ATLANTIC CITY — A billboard company is suing the city and its Zoning Board on constitutional grounds, after the board denied a variance to build a double-sided, electronic sign 24 feet from homes, while city zoning requires a 500-foot buffer.
It is also suing Somers Point and Middle Township, alleging their ordinances restricting billboards are not constitutional.
“The city’s 500-foot residential buffer requirement for billboards effectively bans billboards in many areas ... particularly entrances to and exits from the city, where billboards would normally be most properly located,” said the lawsuit, filed by Justin D. Santagata of Cooper Levenson. “At the same time, the city has many larger billboards near or abutting residential districts throughout the city.”
Garden State Outdoor LLC sued Atlantic City on April 3, after the Zoning Board denied a conditional variance to erect a 55-foot digital ad board at the foot of the Albany Avenue bridge on a Sunoco fuel station lot near the entryway to the resort.
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At the same time, the Zoning Board has the application on its agenda for its Thursday meeting.
The property is in a “neighborhood commercial 2 district,” which requires a 500-foot distance to a residential area, Garden State said in its complaint.
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The billboard would be 24 feet from a residence, the complaint states.
City zoning also allows a maximum gross surface area for the billboard of 60 feet, and the proposed billboard has a surface area of 378 feet; and a maximum pole sign height of 30 feet, while 55 feet is proposed.
The city has not denied Garden State any constitutional rights, said attorney for the city Steven S. Glickman, in his response to the complaint.
He also said Garden State did not show that the billboard as proposed would not harm the city.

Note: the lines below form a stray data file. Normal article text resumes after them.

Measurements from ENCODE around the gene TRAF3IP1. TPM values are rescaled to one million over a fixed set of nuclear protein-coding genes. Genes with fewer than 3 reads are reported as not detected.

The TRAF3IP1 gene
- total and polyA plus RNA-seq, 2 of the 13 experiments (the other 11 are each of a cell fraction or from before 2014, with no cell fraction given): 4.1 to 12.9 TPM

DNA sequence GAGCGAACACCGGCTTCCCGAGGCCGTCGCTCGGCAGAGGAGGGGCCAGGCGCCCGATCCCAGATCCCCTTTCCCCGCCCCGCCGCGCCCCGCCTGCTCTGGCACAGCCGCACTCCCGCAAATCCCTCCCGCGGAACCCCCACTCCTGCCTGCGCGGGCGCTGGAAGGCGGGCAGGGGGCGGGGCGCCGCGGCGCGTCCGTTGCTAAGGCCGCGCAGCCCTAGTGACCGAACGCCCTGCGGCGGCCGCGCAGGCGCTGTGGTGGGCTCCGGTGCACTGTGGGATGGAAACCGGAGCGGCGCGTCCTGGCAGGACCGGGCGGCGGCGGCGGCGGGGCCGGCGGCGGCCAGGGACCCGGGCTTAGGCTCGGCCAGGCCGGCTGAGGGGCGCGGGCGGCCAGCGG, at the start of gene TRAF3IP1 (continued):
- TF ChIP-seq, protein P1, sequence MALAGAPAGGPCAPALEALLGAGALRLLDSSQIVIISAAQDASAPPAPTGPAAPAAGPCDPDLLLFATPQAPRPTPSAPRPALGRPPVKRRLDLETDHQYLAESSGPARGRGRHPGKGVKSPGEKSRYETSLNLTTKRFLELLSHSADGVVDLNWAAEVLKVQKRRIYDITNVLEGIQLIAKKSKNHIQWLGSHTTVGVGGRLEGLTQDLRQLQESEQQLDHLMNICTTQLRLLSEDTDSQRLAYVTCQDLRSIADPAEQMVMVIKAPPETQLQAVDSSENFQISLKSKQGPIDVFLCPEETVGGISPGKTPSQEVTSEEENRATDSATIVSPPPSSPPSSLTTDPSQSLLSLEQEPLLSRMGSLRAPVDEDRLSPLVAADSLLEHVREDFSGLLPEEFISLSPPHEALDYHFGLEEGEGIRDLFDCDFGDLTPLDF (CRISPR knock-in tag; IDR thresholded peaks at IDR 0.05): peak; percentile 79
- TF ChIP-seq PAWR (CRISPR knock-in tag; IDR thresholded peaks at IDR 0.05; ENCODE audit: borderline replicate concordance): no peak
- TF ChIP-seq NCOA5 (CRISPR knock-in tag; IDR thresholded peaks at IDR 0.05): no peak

The city is seeking dismissal of the case, while Garden State wants the judge to reverse the Zoning Board’s denial and declare the 500-foot residential buffer for billboards unconstitutional.
In the Somers Point and Middle Township cases, Garden State is suing each municipality over its ordinance banning or effectively banning billboards.
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“The ordinance banning billboards states such a ban is justified under (case law) ... but in 1988 and 2016 the New Jersey Supreme Court held that a municipality could not simply ban billboards, as Somers Point has done,” Santagata wrote in that complaint filed in January.
In the Middle Township case, filed last year, Santagata said the township’s barring of billboards “constitutes an impermissible restriction on commercial forms of expression as well as non-commercial speech, and fails to create any opportunity for the development of outdoor advertising signs, contrary to the constitutional mandate.”
The company applied in May 2022, to build and operate a double-sided outdoor ad sign of 378 square feet, and 45 feet high, at 1410 Route 47 South, in Middle’s Town Center Zoning District.
It was denied in July, and Garden State sued in August.
Santagata is seeking a judge’s order to reverse Somers Point’s zoning board denial and ordering its ordinance unconstitutional. He is also seeking attorney’s fees and other costs under the New Jersey Civil Rights Act.
In the Middle case, he is seeking similar relief, but does not cite the New Jersey Civil Rights Act.
REPORTER: Michelle Brunetti Post
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